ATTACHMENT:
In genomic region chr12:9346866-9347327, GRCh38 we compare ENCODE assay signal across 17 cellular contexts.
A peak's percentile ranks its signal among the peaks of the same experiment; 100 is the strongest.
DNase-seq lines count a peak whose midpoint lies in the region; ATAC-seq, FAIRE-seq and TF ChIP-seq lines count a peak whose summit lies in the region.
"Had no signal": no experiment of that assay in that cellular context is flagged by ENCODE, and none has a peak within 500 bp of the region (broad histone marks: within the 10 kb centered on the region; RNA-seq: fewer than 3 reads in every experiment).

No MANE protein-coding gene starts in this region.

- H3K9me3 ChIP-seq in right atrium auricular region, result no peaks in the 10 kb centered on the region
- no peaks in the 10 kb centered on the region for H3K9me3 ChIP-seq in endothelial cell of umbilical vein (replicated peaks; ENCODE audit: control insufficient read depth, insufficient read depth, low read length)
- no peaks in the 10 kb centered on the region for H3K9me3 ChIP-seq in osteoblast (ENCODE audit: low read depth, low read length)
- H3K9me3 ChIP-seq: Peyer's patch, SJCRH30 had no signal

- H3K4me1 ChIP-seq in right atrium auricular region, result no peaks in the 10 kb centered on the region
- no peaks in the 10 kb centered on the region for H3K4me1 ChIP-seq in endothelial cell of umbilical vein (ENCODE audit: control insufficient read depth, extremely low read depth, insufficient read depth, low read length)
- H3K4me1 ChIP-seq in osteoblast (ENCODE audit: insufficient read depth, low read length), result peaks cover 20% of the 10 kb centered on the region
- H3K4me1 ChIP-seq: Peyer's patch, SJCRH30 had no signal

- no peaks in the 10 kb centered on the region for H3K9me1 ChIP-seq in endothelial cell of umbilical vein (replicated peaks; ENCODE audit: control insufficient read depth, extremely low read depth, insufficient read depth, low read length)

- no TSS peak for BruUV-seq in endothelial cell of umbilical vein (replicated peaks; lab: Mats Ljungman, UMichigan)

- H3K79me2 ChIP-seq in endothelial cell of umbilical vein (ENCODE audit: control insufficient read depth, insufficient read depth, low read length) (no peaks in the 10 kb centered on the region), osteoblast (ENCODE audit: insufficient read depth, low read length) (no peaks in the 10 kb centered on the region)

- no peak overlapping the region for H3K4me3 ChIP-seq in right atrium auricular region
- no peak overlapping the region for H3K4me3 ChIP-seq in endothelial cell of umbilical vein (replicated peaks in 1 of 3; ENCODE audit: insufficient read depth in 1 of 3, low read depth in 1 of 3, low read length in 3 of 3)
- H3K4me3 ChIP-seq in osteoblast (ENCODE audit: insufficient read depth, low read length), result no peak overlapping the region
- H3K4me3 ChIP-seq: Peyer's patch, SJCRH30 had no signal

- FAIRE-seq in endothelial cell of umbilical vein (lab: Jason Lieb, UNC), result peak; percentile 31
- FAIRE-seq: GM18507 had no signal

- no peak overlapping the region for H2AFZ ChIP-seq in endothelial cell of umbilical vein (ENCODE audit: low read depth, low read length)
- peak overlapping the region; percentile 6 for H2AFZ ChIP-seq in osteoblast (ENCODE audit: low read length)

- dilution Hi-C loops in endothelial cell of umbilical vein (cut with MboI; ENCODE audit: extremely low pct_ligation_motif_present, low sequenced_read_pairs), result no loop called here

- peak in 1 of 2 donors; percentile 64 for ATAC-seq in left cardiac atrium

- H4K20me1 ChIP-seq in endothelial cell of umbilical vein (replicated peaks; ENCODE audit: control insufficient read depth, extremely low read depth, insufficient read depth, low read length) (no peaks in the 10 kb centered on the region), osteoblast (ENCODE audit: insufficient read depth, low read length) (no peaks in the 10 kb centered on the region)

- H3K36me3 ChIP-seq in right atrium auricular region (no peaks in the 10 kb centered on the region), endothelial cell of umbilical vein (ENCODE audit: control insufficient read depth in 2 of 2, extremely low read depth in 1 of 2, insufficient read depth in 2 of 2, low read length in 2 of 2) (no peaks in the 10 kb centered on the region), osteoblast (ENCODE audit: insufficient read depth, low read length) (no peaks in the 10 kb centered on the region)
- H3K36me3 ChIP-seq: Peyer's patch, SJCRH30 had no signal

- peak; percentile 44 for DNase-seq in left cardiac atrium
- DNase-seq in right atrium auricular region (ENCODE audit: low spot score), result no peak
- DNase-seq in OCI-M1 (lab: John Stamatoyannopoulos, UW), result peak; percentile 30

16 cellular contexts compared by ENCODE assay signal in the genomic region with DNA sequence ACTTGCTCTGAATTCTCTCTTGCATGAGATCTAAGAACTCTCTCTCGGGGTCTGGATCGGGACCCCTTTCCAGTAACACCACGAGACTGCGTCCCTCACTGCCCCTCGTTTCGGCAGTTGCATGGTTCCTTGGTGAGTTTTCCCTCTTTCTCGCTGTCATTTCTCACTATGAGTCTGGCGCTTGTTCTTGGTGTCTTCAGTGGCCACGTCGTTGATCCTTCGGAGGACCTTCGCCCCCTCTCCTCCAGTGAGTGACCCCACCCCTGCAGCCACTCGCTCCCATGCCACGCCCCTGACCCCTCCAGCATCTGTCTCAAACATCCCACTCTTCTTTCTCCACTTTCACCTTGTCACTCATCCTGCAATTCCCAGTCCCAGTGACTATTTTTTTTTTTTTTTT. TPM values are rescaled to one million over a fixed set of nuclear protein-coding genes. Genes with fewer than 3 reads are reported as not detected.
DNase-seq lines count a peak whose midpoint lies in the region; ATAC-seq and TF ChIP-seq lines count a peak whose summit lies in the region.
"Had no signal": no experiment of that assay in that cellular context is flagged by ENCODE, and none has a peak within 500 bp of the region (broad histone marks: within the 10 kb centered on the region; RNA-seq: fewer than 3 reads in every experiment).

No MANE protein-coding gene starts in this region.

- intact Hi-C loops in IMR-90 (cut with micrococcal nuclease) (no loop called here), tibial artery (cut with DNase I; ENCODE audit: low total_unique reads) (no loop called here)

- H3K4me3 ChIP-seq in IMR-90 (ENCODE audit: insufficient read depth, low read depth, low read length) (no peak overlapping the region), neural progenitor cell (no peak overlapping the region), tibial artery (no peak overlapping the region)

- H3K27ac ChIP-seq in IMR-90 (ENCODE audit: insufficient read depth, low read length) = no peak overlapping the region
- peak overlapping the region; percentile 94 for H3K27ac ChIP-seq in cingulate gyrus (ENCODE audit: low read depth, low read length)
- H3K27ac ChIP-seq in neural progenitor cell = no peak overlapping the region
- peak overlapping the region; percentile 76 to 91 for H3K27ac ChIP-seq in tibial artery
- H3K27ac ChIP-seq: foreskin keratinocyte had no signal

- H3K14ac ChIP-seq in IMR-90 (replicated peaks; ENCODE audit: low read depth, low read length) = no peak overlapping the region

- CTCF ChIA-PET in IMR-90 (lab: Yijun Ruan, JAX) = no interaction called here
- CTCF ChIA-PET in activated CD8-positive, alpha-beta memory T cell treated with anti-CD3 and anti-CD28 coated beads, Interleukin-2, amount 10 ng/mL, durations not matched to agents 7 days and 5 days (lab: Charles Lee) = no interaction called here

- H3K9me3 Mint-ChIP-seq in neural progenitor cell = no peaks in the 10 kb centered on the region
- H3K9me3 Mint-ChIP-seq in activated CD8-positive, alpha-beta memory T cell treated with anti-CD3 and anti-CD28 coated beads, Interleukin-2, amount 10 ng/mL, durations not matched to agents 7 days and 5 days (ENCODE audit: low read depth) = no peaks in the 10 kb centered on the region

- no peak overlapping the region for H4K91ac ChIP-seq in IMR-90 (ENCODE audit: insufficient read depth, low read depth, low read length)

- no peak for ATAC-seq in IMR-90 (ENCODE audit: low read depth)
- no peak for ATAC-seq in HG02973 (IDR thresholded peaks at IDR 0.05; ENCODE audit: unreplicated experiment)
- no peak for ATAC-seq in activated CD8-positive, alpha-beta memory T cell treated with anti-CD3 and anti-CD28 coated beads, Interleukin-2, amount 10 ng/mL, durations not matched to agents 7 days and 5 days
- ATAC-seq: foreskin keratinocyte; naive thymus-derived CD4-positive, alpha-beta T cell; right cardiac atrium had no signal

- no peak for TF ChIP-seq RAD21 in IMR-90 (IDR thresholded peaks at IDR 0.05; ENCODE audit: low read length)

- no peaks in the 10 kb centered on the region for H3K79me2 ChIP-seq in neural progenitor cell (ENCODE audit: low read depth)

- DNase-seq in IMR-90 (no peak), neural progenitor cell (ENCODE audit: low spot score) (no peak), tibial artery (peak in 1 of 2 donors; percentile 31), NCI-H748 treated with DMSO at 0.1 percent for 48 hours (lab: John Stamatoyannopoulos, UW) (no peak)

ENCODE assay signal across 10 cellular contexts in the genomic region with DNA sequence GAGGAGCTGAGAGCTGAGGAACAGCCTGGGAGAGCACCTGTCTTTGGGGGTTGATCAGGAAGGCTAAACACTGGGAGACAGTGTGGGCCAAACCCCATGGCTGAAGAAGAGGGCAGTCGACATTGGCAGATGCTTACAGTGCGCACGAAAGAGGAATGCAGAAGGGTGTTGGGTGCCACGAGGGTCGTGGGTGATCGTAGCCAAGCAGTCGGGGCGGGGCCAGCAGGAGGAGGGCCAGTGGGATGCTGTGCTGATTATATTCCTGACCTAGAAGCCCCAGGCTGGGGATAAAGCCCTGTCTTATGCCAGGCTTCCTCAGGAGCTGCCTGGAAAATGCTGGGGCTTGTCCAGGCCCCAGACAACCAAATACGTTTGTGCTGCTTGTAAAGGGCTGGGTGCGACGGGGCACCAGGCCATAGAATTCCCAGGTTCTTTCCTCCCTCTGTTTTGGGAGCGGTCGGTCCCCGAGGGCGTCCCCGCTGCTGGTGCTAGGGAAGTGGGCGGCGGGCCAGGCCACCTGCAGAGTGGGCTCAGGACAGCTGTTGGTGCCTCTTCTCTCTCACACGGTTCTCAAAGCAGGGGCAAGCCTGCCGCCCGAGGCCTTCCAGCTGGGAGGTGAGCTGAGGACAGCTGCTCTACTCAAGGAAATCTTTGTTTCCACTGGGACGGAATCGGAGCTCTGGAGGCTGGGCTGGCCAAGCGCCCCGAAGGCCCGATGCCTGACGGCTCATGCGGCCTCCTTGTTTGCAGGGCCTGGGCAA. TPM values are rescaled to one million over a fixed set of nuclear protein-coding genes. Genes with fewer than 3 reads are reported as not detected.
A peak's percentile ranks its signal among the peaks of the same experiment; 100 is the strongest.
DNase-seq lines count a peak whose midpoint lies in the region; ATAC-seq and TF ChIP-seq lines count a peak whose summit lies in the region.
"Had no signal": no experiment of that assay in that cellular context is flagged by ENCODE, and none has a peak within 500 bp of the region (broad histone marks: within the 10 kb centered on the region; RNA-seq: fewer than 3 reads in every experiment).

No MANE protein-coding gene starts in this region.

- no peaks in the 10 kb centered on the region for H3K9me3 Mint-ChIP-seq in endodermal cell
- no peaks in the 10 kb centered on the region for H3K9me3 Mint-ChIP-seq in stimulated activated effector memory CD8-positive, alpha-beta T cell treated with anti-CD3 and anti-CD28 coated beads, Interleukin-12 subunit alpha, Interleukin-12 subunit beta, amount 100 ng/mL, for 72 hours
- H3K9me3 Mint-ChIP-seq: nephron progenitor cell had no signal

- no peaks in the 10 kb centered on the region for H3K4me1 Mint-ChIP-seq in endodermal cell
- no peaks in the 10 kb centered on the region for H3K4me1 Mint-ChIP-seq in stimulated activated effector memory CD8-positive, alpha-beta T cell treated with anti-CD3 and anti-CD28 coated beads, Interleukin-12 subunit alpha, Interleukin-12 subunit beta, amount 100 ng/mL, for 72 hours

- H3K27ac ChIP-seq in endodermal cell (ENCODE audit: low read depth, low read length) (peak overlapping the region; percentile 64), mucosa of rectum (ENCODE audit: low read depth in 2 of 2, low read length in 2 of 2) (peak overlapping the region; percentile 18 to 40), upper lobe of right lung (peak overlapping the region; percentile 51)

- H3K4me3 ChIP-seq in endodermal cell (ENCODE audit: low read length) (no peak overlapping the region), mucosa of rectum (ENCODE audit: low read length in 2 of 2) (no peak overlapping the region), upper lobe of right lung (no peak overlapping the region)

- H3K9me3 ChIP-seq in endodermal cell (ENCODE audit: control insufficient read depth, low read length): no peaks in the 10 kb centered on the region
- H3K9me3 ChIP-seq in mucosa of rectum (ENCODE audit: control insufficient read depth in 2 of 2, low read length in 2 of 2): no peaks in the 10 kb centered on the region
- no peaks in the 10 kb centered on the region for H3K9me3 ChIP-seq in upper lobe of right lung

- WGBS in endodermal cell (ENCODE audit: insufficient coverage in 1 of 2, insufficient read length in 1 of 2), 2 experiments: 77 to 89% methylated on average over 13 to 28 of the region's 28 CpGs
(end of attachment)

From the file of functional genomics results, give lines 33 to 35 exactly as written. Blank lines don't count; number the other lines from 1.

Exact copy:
16 cellular contexts compared by ENCODE assay signal in the genomic region with DNA sequence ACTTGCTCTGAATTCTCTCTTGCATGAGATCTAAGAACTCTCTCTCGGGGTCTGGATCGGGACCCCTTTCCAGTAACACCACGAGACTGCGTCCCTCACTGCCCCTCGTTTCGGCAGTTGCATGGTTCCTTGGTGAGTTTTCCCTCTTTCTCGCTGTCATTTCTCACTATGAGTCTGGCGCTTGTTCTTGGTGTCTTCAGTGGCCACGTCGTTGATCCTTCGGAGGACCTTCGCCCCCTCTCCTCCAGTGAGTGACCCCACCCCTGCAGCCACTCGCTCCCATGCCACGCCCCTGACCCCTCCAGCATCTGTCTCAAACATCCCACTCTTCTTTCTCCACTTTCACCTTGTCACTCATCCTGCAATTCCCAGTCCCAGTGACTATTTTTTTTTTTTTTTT. TPM values are rescaled to one million over a fixed set of nuclear protein-coding genes. Genes with fewer than 3 reads are reported as not detected.
DNase-seq lines count a peak whose midpoint lies in the region; ATAC-seq and TF ChIP-seq lines count a peak whose summit lies in the region.
"Had no signal": no experiment of that assay in that cellular context is flagged by ENCODE, and none has a peak within 500 bp of the region (broad histone marks: within the 10 kb centered on the region; RNA-seq: fewer than 3 reads in every experiment).